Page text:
2024 CAAM Fellows

CAAM is thrilled to announce our 2024 Fellows: Rafael Bitanga, Colette Ghunim and Linghua (Lily) Qi. They will each be paired with one of our accomplished 2024 Fellowship Mentors: Tadashi Nakamura, Bhawin Suchak, and Diane Quon.

Launched in 2011, the CAAM Fellowship was revamped in 2019 to continue to nurture next generation Asian American documentary filmmakers — pairing them with a mentor who helps them develop their projects and introducing them to industry professionals from whom they gain invaluable insight on how to sustain and thrive in their careers.

Rafael Bitanga

At age six, Rafael’s creative journey started when he used his mom’s film camera to capture his older sister during a dance performance in the Philippines. Early exposure to the arts sparked his creativity, which came into focus years later. As a 7th grader in Kodiak Island, Alaska, he documented the life of a retired Filipina nurse and teacher. Since then, he has been committed to filming unscripted documentaries centered on overlooked stories, (particularly Filipina/o Americans in Alaska). In 2016, Rafael represented the Kodiak History Museum at the National Arts and Humanities Youth Programs Award, where Michelle Obama highlighted his contributions to photography and filmmaking. Rafael’s work has garnered support from the Alaska State Council on the Arts and the Alaska Humanities Forum. Beyond film projects, he teaches filmmaking to youth and educators across Alaska through the nonprofit, See Stories. The power of film and service fuels him to uplift others with dignity. Rafael is a Coca-Cola, Horatio Alger, and Live Más Scholar, who holds a B.S. in Hotel Administration from Cornell University. Rafael will be working with Mentor Tadashi Nakamura.

Project: Magsayawan Ketchikan 

Alma Manabat Parker leads a cultural revival amongst Filipina/o-Americans in Ketchikan, Alaska through Philippine folk dance and gatherings. Reconnecting with her Philippine heritage as an immigrant empowers her and the community to heal from the lasting impacts of intergenerational colonial trauma.

Colette Ghunim

As a documentary filmmaker and nonprofit co-founder, Colette Ghunim’s soul purpose is to use the power of film and storytelling for those oppressed around the world to be seen, to be heard, and to heal. Her first documentary, The People’s Girls (2016), received over 2 million views and won Best Short Documentary at the Arab Film Festival for its bold spotlight on street harassment in Egypt. In co-production with Kartemquin Films and funded by Latino Public Broadcasting, she is directing Traces of Home, her first feature-length film documenting her inner quest to find home through unearthing her parent’s forced migrations from Mexico and Palestine. Colette is also the co-founder of Mezcla Media Collective, a nonprofit organization aimed to cultivate a thriving landscape for over 700 women and non-binary filmmakers of color in Chicago. Her work has been highlighted on international outlets such as the Huffington Post, Al Jazeera, Univision, and TEDx. Colette was selected as a 2023 Obama Foundation USA Leader, 2024 Sundance Institute Artist Accelerator Fellow, and was featured on Arab America’s “30 Under 30” list. Colette will be working with Mentor Bhawin Suchak.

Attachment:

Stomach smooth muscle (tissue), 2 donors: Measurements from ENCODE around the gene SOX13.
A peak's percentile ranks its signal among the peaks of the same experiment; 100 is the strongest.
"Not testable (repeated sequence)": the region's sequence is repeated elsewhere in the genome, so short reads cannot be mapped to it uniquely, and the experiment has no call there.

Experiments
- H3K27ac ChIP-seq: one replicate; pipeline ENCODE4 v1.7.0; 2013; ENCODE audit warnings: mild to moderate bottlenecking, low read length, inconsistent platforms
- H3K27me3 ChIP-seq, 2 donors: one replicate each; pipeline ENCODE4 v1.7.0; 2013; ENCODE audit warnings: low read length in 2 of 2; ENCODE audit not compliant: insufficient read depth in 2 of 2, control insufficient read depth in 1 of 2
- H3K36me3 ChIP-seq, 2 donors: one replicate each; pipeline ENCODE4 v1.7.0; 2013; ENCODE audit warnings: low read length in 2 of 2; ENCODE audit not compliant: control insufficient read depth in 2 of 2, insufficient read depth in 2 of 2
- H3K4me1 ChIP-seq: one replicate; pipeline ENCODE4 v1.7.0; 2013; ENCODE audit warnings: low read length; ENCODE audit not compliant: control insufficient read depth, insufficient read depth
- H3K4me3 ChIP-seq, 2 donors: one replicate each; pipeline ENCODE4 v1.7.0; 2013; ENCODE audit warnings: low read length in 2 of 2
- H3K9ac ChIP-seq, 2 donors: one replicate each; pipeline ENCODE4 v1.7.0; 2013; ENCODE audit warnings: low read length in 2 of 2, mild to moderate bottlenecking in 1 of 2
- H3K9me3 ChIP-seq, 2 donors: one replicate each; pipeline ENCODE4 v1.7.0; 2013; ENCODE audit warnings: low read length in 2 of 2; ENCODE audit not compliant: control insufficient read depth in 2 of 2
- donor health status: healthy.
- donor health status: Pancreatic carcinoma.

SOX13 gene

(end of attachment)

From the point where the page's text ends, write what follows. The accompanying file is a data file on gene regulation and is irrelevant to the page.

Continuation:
Project: Traces of Home

Filmmaker Colette Ghunim embarks on journeys with her parents to find the ancestral houses they were forced to flee as children in Mexico and Palestine. Colette’s initial desire to heal her disconnect from her cultures and her parents reveals an internal quest to discover home within herself. 

Linghua (Lily) Qi

Linghua (Lily) Qi is a Chicago-based filmmaker and producer with a passion for visual storytelling that reflects human interests and social issues. She has assisted projects for BBC, CNBC, Belt Magazine, Global Citizen, and AARP-Chicago, including Emmy-nominated, award-winning docuseries co-produced by WORLD Channel and the Asian American Documentary Network (A-Doc). At A-Doc, she works on several initiatives that support community-building among AAPI documentary professionals. As a journalist, her writings have appeared in various publications including Google/Pop-Up Magazine, Civil Eats and Nikkei Asia. Her Civil Eats story on food colonialism was selected as “The Five Best Ideas of the Day” by the Aspen Institute. Her short documentary, Whispers In the Dark, is an official selection for the 2020 American Documentary and Animation Film Festival. Lily is a former fellow at Free Spirit Media and City Bureau, a grantee of Prism Photo Workshop, and a semi-finalist for the 2022 Sundance Humanities Sustainability Fellowship. Lily will be working with Mentor Diane Quon.

Project: Untitled Religion in School

Students from different faith backgrounds come together for an epic World Religions class in a public high school. With the help of their teacher, the mild-mannered suburbanites confront the preconceived notions of their peers’ faiths.